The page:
Supreme Court Strikes Down Part of EPA Greenhouse Gas Permit Rule but Leaves the Rule Mostly Intact

In 2011, the Environmental Protection Agency, acting under the Clean Air Act, required all new sources that would emit more than threshold quantities of “greenhouse gases” to get a preconstruction “prevention of significant deterioration” permit and commit to install “best available control technology” before beginning construction. On June 23, 2014, the Supreme Court, in Utility Air Regulatory Group v. Environmental Protection Agency, 2014 WL 2807314 (U.S. June 23, 2014), struck down this requirement for a small number of sources while leaving it in place for all others.

GHGs became “regulated pollutants” under the Clean Air Act in 2011 when EPA established GHG emissions standards for new motor vehicles. EPA claimed that this automatically required all new “major stationary sources” of GHGs to get a PSD permit.

The Clean Air Act says that all new stationary sources that will emit more than 250 tons per year (tpy) of any air pollutant are “major.” Since sources typically emit GHGs in far greater quantities than other pollutants, applying this threshold to GHG sources would have increased the scope of the PSD program roughly 100-fold, causing economic and regulatory chaos.

Accordingly, EPA “tailored” the applicability criteria, despite the express statutory language, so that PSD permits would be required for new sources that emitted more than 100,000 tons per year of GHGs (if subject to PSD requirements solely because of their GHG emissions) or 75,000 tons per year of GHGs (if subject to PSD requirements anyway due to other emissions).

A five-justice majority of the Supreme Court disagreed with this approach. In an opinion by Justice Scalia, the Court held that EPA erred both in finding that the PSD provisions automatically applied to all sources of “air pollutants,” broadly defined by EPA to include GHGs, and in assuming the power to amend the specific applicability thresholds in the statute. Instead, the majority ruled, EPA had the power to restrict the definition of “air pollutant” to air pollutants suitable to regulation under the PSD program only in its untailored form. Therefore, EPA’s own justification for “tailoring” showed that GHGs were not such a pollutant.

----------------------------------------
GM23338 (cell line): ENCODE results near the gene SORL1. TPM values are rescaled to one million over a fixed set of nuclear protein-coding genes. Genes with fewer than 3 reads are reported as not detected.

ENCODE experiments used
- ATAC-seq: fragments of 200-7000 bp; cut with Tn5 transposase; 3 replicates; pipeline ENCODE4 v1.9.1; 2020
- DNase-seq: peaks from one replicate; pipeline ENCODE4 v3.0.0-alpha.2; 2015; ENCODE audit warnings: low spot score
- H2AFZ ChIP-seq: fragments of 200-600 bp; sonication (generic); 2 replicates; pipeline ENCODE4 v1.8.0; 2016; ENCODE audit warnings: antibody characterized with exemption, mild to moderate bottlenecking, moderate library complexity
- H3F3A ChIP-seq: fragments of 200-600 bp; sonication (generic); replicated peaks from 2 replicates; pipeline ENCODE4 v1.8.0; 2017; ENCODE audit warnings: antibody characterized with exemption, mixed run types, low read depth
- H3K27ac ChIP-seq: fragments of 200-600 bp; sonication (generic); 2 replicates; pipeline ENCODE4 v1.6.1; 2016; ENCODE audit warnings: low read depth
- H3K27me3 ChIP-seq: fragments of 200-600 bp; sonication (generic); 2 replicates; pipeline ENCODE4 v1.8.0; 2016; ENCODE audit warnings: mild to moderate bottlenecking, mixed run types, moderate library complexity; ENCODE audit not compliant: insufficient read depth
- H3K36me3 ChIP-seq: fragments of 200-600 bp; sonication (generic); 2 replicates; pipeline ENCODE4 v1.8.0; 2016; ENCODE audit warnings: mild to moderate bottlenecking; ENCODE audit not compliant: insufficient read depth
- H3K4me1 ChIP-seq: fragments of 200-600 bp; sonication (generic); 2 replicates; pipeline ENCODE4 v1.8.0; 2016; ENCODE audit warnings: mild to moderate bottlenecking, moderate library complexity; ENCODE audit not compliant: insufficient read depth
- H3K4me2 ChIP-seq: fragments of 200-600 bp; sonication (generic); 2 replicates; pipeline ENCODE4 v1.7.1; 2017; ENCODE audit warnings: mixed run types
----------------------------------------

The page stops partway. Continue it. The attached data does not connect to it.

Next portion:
The decision exempts from the PSD permit requirements all new sources that would be subject to the requirements solely on account of their GHG emissions. The Court applied this same logic to exempt such sources from permitting under Title V of the Clean Air Act as well.

However, over 90% of all GHG sources subject to PSD permitting, including almost any energy project, would also be subject to the PSD permit program because of their emissions of other pollutants.

Here, the Court held that if a source was under the PSD rules anyway, EPA could properly require it to install “best available control technology” for GHGs if it emitted GHGs in “significant” amounts. The Court found that the relevant statutory language was not ambiguous and that applying it in this fashion would not lead to clearly “absurd results.”

The majority did express some concern about the potential burden that the BACT requirement could impose but noted EPA’s long-standing policy that BACT cannot be used to force a redesign of the project (for example, by requiring an applicant for a coal plant to build a gas plant instead) or to take measures to reduce emissions outside the project boundaries.

Justice Breyer and the other three liberal justices would have upheld EPA completely.

Justices Alito and Thomas would have struck down the PSD rules for sources of GHG emissions entirely.

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DISCLAIMER: Because of the generality of this update, the information provided herein may not be applicable in all situations and should not be acted upon without specific legal advice based on particular situations.

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